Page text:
Fishing hook after removal from ducklingAll of this took me under 90 seconds to do, and as I brought the hook out the duckling started to wake up. I was a little bit surprised at how quickly I had managed to do something I’ve never done or seen before. We do have a recording system for the endoscope but I was so focused on getting the hook out of the duckling that I totally forgot about this until now though I really wish I had a video of this to share. Instead here is a picture of the duckling with the hook and my new favourite instrument!

Baby duckling waking up after fishing hook removalSo with this I’ll leave you with a request that I am sure has been said a thousand times before…

The great outdoors is great fun, but please make sure the only thing you leave behind is footprints!

All about bananas, orangutans and ultrasound… (Day 667)

Today’s Diary Entry is sponsored by Eickemeyer

One of the things that I miss in life is surprises, its usually extremely rarely that I am surprised and today I got an amazing surprise. I’ve been out working with a zoo vet again today (I know I’ve not finished yesterday’s diary yet but I am so thrilled by this I must write it now), we had several patients today including a camel, a pair of sea lions, a rhea, a Mara, a Lama, loads of birds, and the continuation of medical training for the orangutans!

So to give a little bit of a background as medical training is a term you may not be familiar with, usually with zoo (or wild animals) it is extremely dangerous to work with them unless you sedate or anaesthetise them. This is stressful for the animal (and the vet!) and so alternative ways of managing common procedures have been developed. The leading method here is through medical training – this is all reward based and can be teaching a elephant to place their foot on a special stool to trim the toe nails through to getting a sea-lion to open their mouth. In all its normally a win-win situation both for animals, the vets and their keepers.

Now a few months back it was noticed that some orangutans may have been up to some naughtiness and be pregnant. A urine test – a human test is actually used here as they are so similar to humans – came back positive. So over the past 4 weeks the zoo vets have been trying to train a orangutan for ultrasound to allow them to check on the status of the baby. This was going well with the orangutan coming to the bars and staying still. Then the orangutan allowed the ultrasound probe to be placed and moved on their abdomen.

Then there was a problem, now ultrasound doesn’t work through air, this is why a ultrasound gel is used to conduct the sound waves from the probe into (and back from) the body. However the orangutan does not like the ultrasound gel, the minute that it touched her she sprinted away to clean it off! This had been going on for a week or so…

Last night I did some reading, there was very little in scientific documentation available – though I did learn about the Great Ape Heart Project which is really cool – and the only potential solution I found was actually in a newspaper report from 4 years ago.

Apparently the solution was bananas… No not to feed to the orangutan… But to use instead of the ultrasound gel. To me this seemed pretty stupid, and so this morning when we were discussing patients for the day I was a little hesitant to mention it however did so to some strange looks.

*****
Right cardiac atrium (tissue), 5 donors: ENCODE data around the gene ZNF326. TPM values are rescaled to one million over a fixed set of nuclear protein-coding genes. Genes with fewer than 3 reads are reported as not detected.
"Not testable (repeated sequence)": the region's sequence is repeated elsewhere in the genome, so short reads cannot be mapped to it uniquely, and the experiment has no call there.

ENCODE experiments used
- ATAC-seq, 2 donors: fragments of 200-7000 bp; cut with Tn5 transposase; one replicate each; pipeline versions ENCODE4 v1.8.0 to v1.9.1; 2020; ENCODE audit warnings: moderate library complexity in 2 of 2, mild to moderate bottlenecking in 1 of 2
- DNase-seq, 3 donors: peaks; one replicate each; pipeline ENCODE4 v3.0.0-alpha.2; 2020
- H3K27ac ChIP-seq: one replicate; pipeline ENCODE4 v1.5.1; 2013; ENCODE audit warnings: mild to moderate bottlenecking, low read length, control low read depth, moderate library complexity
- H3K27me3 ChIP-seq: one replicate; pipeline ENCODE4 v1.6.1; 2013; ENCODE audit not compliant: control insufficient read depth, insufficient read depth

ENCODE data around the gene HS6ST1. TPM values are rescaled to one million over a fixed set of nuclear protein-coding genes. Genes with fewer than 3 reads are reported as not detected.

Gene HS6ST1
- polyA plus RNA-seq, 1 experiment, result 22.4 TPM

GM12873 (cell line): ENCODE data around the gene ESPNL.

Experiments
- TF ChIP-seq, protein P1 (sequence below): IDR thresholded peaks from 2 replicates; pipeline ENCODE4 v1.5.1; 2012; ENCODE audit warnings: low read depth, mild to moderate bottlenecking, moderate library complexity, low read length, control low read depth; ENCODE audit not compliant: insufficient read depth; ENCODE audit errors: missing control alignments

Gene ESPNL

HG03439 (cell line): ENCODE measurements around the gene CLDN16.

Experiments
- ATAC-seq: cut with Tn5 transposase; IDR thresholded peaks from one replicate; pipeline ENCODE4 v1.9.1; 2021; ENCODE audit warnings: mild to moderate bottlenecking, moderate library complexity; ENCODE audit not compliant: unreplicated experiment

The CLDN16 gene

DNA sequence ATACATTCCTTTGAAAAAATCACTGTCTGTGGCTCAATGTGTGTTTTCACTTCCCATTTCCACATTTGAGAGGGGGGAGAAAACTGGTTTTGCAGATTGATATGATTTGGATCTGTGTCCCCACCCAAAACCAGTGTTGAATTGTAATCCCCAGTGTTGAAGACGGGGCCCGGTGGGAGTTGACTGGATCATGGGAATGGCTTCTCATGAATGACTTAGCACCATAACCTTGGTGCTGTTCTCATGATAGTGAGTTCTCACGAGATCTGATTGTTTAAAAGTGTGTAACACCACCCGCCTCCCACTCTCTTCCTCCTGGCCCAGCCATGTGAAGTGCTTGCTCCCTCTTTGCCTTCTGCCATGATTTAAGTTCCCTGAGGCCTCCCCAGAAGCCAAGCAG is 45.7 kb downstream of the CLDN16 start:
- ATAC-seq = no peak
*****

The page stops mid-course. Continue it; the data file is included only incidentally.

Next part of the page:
When we arrived at the orangutan house there were more strange looks from the keepers, however they found us a banana… And then I got asked just what was supposed to be done with it, now the newspaper didn’t really go into much detail so I kinda improvised here and the next thing I know the zoo vet was trying to ultrasound themselves using a slightly mushed up banana. I was pretty surprised to see it working with a grainy black and white image appearing on the ultrasound machine.

So with it working on humans, the next stage was to start the training session. Now I was expecting it to take quite a few sessions to get the orangutan used to having the banana on their belly. This was going well so the vet tried a little on the probe, letting the orangutan taste it before moving to their belly. When using banana you don’t need to use that much on the probe (no where near like loading it up with gel). I was holding the ultrasound machine at this point, and when the first ultrasound images from the orangutans at this zoo started to appear using banana conducting gel I was shocked.

Then I was amazed as the vet continued and then the baby orangutan appeared (It looked like a head to me). Continuing we looked at more – the fetus was too large at this point to fit on the ultrasound machine so we saw loads of bits rather than an entire fetal orangutan however it was still really really cool! My arms were aching from holding the ultrasound yet I didn’t want to move in case it scared her.

It was like a magic spell, I was not expecting to even see the ultrasound working when I started this morning, yet here I was one of the first people in the world to see this first ultrasound of this (hopefully) soon to be baby orangutan! I was even one of the first people in the zoo to see medical training for orangutan ultrasound working, and was even more lucky to be part of the team effort that made it happen!

Some days are just priceless, this is one of them!!!